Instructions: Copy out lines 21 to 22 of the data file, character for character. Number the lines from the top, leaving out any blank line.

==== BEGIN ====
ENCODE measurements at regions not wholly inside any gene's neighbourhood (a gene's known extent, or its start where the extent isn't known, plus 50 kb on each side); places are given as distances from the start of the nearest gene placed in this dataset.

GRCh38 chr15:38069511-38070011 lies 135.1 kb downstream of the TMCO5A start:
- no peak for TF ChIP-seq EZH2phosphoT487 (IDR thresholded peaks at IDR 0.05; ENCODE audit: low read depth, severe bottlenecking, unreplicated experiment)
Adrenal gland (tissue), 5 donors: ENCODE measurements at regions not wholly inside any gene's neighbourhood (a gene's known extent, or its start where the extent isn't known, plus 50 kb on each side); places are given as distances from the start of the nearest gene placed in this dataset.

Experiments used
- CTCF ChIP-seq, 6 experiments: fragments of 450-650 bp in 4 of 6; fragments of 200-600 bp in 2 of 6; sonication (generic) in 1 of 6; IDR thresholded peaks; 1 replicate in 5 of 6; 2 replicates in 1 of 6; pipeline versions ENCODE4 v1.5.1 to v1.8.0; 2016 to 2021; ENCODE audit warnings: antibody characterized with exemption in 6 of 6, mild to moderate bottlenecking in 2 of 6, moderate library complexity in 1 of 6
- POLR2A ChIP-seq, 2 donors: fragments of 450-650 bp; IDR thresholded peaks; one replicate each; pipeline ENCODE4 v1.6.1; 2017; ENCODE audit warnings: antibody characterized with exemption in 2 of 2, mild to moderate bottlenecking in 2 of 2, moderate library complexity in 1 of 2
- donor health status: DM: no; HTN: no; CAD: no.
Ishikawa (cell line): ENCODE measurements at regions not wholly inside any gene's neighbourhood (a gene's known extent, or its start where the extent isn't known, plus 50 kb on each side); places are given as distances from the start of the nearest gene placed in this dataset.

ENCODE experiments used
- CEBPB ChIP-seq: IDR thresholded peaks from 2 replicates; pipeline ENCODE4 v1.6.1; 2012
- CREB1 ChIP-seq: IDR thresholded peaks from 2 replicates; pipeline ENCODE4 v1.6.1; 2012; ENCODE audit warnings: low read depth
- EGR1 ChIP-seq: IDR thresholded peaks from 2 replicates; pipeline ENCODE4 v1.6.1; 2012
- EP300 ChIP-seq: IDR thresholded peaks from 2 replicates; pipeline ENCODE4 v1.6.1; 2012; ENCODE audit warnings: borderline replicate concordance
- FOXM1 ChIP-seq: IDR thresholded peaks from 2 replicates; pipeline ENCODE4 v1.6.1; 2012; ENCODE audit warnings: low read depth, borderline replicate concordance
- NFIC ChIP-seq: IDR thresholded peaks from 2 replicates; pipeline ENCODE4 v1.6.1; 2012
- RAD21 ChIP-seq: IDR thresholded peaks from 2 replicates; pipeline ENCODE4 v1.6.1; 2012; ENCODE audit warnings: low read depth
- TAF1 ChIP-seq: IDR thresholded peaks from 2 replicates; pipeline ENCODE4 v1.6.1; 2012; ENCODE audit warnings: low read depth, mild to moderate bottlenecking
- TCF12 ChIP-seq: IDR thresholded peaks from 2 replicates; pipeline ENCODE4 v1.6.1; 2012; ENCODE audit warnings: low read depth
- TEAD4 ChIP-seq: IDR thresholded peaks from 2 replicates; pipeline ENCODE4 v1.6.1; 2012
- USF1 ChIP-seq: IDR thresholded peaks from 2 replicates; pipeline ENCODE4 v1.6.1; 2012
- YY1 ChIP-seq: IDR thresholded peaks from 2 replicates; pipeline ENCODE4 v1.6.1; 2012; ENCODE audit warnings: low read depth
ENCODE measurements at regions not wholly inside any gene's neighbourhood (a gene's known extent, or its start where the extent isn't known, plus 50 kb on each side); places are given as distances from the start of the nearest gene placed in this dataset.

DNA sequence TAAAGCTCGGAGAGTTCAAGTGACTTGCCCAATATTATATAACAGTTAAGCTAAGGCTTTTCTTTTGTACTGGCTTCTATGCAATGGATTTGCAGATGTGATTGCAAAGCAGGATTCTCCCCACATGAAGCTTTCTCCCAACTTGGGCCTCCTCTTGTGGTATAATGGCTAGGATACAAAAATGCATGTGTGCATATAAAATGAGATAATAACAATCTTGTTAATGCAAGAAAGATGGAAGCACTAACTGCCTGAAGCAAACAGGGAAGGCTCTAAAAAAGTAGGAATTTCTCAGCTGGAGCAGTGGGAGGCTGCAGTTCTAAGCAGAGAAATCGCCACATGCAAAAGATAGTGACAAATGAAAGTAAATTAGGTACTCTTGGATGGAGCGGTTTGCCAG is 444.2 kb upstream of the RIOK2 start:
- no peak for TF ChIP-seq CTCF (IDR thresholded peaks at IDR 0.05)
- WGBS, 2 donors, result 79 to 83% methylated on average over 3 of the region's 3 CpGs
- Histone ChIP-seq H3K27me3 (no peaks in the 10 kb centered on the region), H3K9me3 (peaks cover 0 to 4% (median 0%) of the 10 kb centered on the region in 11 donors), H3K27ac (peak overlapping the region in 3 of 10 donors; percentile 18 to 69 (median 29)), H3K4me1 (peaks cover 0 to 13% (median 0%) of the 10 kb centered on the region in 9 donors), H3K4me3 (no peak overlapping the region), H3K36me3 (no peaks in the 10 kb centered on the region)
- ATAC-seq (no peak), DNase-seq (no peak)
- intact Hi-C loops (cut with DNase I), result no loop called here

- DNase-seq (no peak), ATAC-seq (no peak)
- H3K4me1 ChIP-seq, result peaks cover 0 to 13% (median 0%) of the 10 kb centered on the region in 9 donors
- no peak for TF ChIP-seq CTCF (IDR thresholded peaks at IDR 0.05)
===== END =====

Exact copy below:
- USF1 ChIP-seq: IDR thresholded peaks from 2 replicates; pipeline ENCODE4 v1.6.1; 2012
- YY1 ChIP-seq: IDR thresholded peaks from 2 replicates; pipeline ENCODE4 v1.6.1; 2012; ENCODE audit warnings: low read depth